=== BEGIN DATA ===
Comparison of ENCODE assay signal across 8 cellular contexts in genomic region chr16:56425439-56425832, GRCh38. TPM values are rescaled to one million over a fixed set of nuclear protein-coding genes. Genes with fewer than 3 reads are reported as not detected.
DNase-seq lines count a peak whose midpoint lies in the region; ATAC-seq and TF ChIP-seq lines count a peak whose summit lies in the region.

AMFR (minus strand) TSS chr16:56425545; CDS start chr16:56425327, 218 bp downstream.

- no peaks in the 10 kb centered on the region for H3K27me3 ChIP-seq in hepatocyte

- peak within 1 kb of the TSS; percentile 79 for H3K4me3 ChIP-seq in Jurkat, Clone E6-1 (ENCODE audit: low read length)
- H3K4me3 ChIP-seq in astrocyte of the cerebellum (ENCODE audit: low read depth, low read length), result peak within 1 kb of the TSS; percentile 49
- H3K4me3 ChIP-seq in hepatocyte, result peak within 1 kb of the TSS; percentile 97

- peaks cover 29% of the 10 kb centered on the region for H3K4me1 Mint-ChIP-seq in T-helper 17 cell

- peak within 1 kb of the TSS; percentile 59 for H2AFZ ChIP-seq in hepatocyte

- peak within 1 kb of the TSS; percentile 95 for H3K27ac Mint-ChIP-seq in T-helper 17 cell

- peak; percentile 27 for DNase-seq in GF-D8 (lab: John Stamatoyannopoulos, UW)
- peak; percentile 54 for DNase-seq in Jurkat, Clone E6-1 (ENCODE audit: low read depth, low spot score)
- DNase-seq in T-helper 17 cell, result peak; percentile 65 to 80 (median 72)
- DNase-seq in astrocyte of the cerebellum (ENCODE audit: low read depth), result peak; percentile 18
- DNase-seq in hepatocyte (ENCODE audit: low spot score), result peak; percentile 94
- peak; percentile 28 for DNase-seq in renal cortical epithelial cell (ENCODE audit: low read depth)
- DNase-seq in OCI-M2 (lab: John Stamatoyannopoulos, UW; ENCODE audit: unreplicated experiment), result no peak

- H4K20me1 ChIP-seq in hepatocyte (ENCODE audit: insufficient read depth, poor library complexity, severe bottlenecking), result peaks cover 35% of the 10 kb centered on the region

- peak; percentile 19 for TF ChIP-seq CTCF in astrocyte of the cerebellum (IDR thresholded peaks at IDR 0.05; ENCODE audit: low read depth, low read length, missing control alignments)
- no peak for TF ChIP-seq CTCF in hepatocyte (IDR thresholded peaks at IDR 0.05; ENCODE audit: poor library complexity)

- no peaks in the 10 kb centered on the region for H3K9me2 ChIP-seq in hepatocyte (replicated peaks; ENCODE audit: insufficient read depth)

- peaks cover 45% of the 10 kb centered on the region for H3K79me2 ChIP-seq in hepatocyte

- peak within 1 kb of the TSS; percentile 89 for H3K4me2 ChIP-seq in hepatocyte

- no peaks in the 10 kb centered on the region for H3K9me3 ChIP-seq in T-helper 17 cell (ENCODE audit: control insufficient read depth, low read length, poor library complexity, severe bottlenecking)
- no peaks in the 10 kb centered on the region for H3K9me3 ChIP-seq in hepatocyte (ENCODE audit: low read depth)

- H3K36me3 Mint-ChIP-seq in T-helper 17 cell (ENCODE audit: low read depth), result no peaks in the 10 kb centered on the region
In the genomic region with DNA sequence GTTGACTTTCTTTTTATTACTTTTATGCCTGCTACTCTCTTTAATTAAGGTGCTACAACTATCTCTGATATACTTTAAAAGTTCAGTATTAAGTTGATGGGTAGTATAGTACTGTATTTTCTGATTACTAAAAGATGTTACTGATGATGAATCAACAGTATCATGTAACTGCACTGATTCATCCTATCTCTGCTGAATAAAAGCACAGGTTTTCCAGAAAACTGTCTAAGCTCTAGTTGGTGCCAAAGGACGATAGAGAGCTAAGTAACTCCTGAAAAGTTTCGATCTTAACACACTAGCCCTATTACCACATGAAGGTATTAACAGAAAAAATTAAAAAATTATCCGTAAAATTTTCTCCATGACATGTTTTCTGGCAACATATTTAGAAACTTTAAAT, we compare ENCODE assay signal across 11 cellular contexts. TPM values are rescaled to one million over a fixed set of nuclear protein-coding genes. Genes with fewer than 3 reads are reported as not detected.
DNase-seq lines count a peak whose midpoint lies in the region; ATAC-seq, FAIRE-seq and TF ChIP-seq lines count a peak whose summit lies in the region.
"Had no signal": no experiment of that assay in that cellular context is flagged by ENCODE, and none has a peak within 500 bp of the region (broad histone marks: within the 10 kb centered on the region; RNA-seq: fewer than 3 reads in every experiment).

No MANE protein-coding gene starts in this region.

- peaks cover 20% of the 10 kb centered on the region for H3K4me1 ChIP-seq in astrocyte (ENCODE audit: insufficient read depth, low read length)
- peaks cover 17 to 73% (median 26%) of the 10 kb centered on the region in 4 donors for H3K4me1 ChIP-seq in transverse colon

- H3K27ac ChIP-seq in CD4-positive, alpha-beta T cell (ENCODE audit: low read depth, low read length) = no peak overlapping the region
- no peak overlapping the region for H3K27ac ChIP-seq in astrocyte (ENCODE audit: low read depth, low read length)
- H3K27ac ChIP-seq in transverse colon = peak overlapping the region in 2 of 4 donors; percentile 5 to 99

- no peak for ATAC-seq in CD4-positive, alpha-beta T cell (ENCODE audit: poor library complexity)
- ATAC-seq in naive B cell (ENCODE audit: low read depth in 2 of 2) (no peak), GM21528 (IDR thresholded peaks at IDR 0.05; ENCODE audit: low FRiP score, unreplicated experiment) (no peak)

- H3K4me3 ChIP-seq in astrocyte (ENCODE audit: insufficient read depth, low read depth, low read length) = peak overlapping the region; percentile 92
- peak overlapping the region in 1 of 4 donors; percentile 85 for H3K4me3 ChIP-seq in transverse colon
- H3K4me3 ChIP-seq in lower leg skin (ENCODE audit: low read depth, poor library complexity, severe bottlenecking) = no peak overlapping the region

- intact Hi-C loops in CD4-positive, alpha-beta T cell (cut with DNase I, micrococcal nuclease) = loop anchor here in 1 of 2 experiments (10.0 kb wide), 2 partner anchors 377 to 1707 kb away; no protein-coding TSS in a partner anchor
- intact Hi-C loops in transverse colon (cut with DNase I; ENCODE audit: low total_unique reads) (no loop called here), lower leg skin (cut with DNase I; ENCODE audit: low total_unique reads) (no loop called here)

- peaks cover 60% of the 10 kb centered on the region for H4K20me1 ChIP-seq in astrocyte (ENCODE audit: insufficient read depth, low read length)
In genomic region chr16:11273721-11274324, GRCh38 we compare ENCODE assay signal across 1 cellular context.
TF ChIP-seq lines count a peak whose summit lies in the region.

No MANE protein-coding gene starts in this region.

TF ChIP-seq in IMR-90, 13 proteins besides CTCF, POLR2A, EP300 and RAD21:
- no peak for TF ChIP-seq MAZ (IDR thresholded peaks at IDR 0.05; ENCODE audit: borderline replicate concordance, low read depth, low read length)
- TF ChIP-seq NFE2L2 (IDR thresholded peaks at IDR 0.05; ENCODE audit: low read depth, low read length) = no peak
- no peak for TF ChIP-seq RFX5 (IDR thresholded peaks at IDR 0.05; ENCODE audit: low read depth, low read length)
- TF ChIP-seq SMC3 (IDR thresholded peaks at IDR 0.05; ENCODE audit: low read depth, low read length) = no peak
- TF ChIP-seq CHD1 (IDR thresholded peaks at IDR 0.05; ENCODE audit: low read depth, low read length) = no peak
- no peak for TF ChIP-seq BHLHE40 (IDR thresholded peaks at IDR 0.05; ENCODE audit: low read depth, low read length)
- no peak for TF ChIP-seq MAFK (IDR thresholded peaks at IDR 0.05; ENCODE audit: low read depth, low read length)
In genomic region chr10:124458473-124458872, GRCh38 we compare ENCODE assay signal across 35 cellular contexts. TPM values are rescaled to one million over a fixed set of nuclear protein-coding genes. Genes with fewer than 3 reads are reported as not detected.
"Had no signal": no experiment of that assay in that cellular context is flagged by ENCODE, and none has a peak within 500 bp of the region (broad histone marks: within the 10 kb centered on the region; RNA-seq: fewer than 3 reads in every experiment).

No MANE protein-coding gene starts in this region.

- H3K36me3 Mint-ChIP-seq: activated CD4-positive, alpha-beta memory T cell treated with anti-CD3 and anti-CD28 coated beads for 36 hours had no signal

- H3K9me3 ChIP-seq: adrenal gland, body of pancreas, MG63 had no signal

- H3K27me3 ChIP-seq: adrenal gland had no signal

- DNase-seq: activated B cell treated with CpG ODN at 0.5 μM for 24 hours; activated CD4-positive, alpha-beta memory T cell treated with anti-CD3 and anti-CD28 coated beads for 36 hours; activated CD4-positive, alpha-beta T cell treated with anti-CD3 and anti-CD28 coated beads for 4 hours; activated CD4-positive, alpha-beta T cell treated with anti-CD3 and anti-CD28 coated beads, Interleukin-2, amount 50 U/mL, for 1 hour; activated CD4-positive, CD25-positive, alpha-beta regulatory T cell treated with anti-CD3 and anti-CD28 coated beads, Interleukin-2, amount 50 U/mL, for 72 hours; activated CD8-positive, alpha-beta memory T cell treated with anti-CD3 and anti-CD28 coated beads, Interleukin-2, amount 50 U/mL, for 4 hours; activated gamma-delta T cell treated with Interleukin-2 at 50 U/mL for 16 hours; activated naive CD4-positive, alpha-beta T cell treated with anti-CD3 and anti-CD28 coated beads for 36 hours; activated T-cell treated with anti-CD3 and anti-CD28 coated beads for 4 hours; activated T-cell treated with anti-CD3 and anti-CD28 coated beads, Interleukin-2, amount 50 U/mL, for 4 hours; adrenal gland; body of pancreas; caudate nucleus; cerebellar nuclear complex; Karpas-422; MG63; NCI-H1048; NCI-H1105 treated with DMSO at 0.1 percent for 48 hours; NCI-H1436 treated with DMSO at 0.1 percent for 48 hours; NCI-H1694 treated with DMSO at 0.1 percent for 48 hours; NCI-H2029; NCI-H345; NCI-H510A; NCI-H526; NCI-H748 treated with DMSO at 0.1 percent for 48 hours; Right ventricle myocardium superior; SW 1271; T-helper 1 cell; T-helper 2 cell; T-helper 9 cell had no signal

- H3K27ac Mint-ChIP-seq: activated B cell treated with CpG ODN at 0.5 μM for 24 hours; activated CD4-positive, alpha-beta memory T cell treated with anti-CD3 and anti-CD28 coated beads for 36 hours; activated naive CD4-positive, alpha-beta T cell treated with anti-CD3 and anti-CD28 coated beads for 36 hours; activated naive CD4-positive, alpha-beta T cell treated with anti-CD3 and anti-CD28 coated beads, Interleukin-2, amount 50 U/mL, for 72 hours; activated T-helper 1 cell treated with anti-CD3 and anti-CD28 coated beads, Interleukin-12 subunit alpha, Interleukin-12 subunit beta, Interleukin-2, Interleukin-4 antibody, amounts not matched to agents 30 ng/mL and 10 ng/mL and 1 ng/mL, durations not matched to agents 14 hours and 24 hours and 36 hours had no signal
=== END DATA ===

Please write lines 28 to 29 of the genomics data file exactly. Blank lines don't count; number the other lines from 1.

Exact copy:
DNase-seq lines count a peak whose midpoint lies in the region; ATAC-seq, FAIRE-seq and TF ChIP-seq lines count a peak whose summit lies in the region.
"Had no signal": no experiment of that assay in that cellular context is flagged by ENCODE, and none has a peak within 500 bp of the region (broad histone marks: within the 10 kb centered on the region; RNA-seq: fewer than 3 reads in every experiment).